Photography in Public Places – Your Rights as a Photographer

Well, it finally happened. I had read about it time-and-time again (in magazines and all over the web), but had been fortunate to have never experienced it first hand – until last Sunday, that is…. What am I referring to? Being approached in public and told I was not allowed to take photos.Last Sunday, I decided to spend some time in Downtown Toronto updating my portfolio of the city. I spent quite a bit of time in the Financial District shooting various buildings at both ground level and upward. Late in the afternoon when shooting one of the bank buildings from the sidewalk, I was approached by a security guard and told to stop taking pictures. When I asked why, he tried to tell me that I was on private property and that photography was not allowed. I challenged the fact that I was on the sidewalk of one of Toronto’s main downtown PUBLIC thoroughfares and that photography in public is allowed. He again tried to tell me that I was on private property, that I was not welcome there, and to immediately stop taking photos and cross the street. I again challenged the ‘public’ nature of the Toronto sidewalk on which we were standing, and he gave me a ‘warning’ that if I didn’t leave immediately he would escalate the issue (whatever that meant). At that point I walked away – not because of any wrongdoing on my part, but I didn’t want the situation to escalate any further.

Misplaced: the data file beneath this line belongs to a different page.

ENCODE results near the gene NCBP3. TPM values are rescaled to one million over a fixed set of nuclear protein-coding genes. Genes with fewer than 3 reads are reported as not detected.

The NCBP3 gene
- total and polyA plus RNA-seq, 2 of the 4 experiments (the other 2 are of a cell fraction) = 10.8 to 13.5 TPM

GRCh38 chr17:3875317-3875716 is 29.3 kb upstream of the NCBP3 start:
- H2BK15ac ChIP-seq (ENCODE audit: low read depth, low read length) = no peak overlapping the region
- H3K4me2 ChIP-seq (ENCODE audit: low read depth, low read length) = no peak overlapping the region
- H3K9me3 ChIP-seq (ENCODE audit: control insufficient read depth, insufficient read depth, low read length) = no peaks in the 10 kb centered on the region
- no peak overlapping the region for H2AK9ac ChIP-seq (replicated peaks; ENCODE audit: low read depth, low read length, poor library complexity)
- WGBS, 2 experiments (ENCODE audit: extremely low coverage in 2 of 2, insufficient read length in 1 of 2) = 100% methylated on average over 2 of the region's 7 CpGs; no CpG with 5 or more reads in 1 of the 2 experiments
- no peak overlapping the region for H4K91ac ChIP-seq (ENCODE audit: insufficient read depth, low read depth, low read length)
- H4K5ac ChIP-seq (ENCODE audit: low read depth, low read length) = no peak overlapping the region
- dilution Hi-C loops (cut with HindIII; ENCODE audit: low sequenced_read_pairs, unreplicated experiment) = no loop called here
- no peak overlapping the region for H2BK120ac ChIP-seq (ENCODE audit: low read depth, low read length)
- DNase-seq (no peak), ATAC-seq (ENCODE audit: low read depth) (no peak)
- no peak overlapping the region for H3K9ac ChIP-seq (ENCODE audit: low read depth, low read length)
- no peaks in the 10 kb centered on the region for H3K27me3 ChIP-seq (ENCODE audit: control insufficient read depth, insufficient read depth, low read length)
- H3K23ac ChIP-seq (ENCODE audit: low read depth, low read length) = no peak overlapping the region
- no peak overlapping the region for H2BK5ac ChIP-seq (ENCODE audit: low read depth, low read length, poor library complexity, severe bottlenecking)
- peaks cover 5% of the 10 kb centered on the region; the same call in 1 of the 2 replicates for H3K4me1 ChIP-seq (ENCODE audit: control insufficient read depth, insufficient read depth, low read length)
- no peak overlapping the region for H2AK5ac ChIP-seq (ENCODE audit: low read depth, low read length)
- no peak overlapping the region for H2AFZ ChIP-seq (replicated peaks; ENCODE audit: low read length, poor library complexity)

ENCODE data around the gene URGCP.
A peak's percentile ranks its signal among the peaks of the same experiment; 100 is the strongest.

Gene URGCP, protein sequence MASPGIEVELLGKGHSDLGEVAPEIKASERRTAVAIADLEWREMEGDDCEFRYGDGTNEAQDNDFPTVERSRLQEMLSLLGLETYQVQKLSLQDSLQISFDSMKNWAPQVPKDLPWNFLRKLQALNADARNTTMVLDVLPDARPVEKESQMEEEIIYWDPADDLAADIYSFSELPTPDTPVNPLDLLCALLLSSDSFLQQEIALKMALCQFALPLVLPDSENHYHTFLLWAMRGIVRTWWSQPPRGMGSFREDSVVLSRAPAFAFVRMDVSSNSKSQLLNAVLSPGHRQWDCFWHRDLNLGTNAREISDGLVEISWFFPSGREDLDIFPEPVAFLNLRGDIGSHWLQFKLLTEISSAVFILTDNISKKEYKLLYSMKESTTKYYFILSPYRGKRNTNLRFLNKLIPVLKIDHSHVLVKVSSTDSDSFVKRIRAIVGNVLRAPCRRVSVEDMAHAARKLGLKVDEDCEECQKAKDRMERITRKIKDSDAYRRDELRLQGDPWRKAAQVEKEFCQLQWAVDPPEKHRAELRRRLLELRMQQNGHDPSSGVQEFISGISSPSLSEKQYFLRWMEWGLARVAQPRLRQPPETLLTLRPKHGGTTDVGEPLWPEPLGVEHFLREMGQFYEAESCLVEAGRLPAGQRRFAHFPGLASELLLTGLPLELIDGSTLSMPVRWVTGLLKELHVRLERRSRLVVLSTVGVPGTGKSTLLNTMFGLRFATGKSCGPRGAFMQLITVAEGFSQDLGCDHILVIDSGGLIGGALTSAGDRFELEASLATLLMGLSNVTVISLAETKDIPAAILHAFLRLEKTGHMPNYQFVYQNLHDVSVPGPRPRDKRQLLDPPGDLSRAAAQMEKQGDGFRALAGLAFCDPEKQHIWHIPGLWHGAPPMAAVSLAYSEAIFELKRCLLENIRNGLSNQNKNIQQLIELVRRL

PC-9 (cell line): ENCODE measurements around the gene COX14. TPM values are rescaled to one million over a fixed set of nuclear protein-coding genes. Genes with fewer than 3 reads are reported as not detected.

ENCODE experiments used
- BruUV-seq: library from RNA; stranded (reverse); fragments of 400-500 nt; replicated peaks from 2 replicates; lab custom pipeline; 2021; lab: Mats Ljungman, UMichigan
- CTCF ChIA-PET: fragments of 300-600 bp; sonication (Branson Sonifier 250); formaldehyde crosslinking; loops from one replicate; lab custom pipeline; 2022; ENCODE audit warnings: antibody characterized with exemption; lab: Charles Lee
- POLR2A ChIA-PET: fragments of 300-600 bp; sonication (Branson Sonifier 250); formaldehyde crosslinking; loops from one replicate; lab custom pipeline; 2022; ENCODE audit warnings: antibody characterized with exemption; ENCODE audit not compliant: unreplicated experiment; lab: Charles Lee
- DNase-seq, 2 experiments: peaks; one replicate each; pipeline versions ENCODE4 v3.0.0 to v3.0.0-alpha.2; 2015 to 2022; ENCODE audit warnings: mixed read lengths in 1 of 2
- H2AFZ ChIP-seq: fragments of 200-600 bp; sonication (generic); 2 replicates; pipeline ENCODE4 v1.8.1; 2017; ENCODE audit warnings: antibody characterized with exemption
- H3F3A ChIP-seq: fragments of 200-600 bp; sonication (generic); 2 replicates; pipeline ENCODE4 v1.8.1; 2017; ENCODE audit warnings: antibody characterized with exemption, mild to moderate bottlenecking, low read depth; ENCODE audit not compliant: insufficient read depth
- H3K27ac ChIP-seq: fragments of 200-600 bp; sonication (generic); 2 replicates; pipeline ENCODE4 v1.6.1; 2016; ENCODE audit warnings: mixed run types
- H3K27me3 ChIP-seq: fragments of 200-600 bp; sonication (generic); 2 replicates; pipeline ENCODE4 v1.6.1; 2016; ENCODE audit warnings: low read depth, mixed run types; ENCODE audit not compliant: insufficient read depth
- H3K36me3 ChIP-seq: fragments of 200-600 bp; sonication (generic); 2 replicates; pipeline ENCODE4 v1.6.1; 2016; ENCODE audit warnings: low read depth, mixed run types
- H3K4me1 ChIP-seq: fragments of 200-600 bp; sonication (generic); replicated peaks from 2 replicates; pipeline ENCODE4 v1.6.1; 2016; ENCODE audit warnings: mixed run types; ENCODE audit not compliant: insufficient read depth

So, I’m sure you want to know what building this happened at. Well, I’m not going to tell you (just yet). I decided to contact building, property, and security management of the building in question and challenge my experience. As I have yet to hear back from “The Building”, I will keep the location nameless for the time being.

So, was I legally entitled to take photos of the building in question? Absolutely. There are no laws in Canada or Ontario preventing photography in any public area. Based on my research, the only limitations are if an individual’s privacy is compromised (see below for more on this), if there is a legitimate security risk associated with the photos (eg. military installations), or the act of taking the photos would interfere with public interest (eg. shooting firefighters battling a fire and getting in their way in the process).

A web search for ‘photographer’s rights’ will return countless resources on the subject. From my research, some of the better resources are:

For photographers in the United States, The Photographer’s Right info card by Bert P. Krages (Attorney), and for us Canadians, Photography Laws at Ambient Light are great resources.